Alan Ellis, the founder of the OiNK BitTorrent tracker, has been found not guilty of fraud.
At the end of the two week trial the jury returned a unanimous verdict (12 to 0). Alan Ellis is not guilty of Conspiracy to Defraud the music industry. He walked out of Teesside Crown Court a free man today, his name cleared. The verdict cannot be appealed and Ellis can finally put the past behind him and move on.
Ellis's defense made a strong attack on the music industry:
For the defense, Alex Stein said that Ellis had never knowingly acted dishonestly and that in 2004 when OiNK was launched, it was a “brave new world” on the Internet. “In many societies he’d be an innovator, a creator, a Richard Branson. His talent would be moulded, not crushed by some sort of media organization,” he said. The media organization being referred to by Stein was the IFPI, who he said had never requested that OiNK be shut down, and had instead “sat and watched.”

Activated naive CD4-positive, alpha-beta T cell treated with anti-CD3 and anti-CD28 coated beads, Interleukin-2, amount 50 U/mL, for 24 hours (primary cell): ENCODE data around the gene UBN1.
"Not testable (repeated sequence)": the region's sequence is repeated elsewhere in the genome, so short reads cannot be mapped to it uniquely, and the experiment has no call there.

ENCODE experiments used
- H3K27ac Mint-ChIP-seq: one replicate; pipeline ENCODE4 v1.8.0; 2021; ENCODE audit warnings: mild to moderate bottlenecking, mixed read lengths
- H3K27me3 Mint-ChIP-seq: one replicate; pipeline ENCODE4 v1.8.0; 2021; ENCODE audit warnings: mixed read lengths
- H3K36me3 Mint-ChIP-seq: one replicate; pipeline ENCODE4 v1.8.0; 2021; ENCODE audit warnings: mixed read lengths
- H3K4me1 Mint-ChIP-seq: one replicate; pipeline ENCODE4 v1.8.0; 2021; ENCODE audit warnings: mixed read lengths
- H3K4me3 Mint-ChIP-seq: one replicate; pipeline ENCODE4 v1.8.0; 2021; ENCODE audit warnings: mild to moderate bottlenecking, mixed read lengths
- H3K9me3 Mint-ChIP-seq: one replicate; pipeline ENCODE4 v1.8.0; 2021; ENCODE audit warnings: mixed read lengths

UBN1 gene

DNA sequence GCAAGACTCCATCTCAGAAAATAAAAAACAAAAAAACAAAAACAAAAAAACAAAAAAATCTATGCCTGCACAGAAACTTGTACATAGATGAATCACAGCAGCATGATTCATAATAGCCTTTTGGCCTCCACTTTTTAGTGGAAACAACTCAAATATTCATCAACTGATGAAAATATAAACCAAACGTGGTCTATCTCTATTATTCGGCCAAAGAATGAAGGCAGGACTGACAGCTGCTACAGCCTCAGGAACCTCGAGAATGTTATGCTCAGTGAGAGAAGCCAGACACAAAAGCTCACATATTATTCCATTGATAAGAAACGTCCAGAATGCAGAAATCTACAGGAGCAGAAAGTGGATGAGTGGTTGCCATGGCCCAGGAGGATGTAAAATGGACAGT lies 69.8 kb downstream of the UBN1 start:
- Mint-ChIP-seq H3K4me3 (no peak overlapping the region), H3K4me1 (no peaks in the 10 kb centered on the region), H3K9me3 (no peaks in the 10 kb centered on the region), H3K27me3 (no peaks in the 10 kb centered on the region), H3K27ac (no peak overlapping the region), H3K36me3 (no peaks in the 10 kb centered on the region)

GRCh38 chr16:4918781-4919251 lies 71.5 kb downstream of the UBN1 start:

Gazette Live reports that Stein went on to launch a scathing attack on the IFPI: “They used this site. Their own members used this site to promote their own music and now they’re crushing him. Maybe he grew too big for them, maybe they’ve taken a different marketing approach. I don’t know. But it was decided that this site should be taken down.”
This case raises some questions:
1. Why was Ellis charged with fraud? Fraud in essence means using deception to get money. It seems obvious to me that running a BitTorrent tracker isn't using deception, unless you go round telling people it is'nt a BitTorrent tracker. Why wasn't he instead charged with contributory copyright infringement?
2. Is he allowed to put Oink back up again? If not, the authorities are negating the verdict of their own courts.
3. Since he has been found not guilty, are the police and/or IFPI going to compensate him for the loss of revenue while OiNK was down? If not, this is a serious miscarriage of justice.